[I]nspection of information regarding prior work experience reasonably related to qualifying for a public position, such as that of a teacher, as well as educational qualifications pertinent to public employment--meaning educational levels achieved--does not involve the release of information of a personal nature such that public disclosure thereof would constitute a clearly unwarranted invasion of personal privacy, within the meaning of KRS 61.878(1)(a).
We believe that these opinions are dispositive of that portion of Mr. Loftus's request relating to job applications and other documents, to the extent that they reflect prior work experience reasonably related to qualifying for public employment.
Nevertheless, we also concluded in OAG 89-90 that information on an application or resume that is of a personal nature, within the meaning of KRS 61.878(1)(a) may be separated and redacted in accordance with KRS 61.878(4). Such information includes, but is not limited to, an employee's home address, social security number, and medical information. Under this line of reasoning, the Lottery Corporation may properly mask information of a personal nature which appears on the job applications of the nineteen named employees.
With respect to Mr. Loftus's request for references submitted by the employees, we find that the Lottery Corporation improperly relied on KRS 61.878(1)(a) in refusing to disclose this information. This Office has previously recognized that "a person's name is personal but it is the least private thing about him . . . . The name of a person should not be deleted from a public record unless there is some special reason provided by statute or court order (i.e., adoption records)." OAG 82-234, at p. 3. Although the public's interest in disclosure of the references submitted by a public employee is less compelling than its interest in knowing the employee's qualifications for public employment, we believe it is superior to the references' minimal privacy interest in their names. Accordingly, we find that the Lottery Corporation must release the names of references appearing on job applications and related documents, but may withhold information of a personal nature relative to the references, including but not limited to their phone numbers, addresses, and relationship to the applicant.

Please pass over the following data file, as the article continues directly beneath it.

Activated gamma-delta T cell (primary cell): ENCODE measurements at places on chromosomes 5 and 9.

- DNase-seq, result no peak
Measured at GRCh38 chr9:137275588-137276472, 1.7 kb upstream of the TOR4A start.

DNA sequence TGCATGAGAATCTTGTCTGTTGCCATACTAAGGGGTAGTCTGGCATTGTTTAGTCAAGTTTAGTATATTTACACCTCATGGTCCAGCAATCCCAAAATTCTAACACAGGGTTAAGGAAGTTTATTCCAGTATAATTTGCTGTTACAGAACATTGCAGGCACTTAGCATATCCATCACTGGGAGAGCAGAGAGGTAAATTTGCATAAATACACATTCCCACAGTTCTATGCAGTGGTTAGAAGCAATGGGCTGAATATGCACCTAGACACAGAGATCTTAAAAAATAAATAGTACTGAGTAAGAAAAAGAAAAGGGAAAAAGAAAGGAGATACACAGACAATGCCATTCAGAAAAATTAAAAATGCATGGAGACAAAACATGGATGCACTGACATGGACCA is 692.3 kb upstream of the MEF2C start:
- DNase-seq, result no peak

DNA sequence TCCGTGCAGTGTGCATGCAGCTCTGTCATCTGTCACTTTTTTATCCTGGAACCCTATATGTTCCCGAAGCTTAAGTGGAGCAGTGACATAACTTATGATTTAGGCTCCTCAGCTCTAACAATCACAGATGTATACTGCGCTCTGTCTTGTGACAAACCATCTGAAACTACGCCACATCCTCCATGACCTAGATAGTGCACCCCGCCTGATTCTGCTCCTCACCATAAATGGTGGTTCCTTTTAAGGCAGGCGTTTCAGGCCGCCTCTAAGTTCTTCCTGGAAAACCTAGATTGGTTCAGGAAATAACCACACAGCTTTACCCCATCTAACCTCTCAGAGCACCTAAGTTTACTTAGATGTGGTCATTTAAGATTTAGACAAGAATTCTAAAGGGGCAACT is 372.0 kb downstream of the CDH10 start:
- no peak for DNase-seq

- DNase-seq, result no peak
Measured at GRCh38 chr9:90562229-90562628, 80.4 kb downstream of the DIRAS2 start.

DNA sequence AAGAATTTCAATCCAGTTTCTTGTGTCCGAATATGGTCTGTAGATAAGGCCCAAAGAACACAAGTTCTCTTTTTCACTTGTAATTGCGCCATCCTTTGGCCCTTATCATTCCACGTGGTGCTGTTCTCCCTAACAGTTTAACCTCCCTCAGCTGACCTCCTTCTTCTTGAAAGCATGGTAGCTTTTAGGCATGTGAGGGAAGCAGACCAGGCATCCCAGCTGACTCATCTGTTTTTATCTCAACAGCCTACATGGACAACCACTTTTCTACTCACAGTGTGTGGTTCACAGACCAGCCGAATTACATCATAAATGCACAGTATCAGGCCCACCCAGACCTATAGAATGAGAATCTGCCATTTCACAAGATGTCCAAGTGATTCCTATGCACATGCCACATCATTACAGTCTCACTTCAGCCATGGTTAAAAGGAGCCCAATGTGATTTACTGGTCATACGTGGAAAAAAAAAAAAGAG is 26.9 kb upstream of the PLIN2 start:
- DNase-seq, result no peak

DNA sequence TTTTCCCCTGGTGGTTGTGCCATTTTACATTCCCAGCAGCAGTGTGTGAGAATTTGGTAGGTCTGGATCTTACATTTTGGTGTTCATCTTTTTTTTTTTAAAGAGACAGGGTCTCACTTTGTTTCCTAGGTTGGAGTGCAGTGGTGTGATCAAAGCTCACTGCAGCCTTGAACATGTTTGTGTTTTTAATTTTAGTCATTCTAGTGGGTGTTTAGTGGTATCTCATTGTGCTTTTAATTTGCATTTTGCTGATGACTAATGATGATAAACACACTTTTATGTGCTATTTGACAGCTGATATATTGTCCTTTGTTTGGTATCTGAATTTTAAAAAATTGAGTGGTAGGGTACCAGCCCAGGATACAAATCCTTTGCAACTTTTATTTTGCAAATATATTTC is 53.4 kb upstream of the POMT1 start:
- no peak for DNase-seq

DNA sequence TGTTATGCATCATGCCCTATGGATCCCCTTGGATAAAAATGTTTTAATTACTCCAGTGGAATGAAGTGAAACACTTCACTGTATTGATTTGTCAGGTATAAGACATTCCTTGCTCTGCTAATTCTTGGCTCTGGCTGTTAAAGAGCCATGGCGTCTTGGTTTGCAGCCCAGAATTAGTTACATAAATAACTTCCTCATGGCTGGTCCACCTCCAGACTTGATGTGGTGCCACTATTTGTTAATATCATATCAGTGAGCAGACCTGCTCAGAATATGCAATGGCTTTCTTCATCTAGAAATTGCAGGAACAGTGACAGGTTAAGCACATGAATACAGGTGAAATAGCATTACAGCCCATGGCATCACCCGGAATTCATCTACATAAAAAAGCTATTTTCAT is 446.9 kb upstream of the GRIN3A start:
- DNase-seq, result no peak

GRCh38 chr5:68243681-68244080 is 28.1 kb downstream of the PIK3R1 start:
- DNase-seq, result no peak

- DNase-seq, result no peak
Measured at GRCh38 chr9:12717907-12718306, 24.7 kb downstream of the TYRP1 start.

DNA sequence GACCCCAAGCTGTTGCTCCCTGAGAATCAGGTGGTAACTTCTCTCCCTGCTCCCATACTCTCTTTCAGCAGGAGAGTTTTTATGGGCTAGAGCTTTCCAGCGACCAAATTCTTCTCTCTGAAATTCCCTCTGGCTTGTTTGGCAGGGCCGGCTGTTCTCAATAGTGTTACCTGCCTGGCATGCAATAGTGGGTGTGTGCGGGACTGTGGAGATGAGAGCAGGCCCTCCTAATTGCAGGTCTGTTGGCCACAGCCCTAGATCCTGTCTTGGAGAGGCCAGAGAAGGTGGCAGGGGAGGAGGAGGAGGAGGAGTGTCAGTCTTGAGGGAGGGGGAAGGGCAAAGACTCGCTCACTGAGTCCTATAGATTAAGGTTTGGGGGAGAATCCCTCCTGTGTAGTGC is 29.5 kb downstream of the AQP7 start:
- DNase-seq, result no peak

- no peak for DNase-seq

We do not mean to suggest that the Lottery Corporation must release letters of reference submitted on behalf of its employees. In OAG 91-48, we expressly declined to extend the reasoning of OAG 89-90 to letters of reference. There, we held that inspection of letters of reference could be denied pursuant to KRS 61.878(1)(h), which exempts from public inspection "correspondence with private individuals." Such letters are not "correspondence between two public officials on public business within the contemplation of the Act, and are therefore exempt." OAG 91-48, at p. 3.
We therefore direct the Lottery Corporation to release job applications and related documents of the nineteen named employees. The Corporation may redact any information of a purely personal nature appearing on the applications or related document, pursuant to KRS 61.878(4). The Corporation should also release the names of references appearing on these
documents, but may, again, redact any information of a personal nature. The Corporation may also withhold letters of reference submitted on behalf of these employees pursuant to KRS 61.878(1)(h) and OAG 91-48.
The Lottery Corporation and Mr. Hollander may challenge this decision by initiating action in the appropriate circuit court pursuant to KRS 61.880(5) and KRS 61.882.
AMYE B. MAJORS
ASSISTANT ATTORNEY GENERAL
Hon. Keith B. Hunter
Kentucky Lottery Corporation
Two Paragon Center, Suite 400
6040 Dutchmans Lane
Louisville, Kentucky 40205-3271
Hon. William H. Hollander
Wyatt, Tarrant & Combs
Louisville, Kentucky 40202
Mr. Tom Loftus
Frankfort Bureau Chief
614-B Shelby Street
Frankfort, Kentucky 40601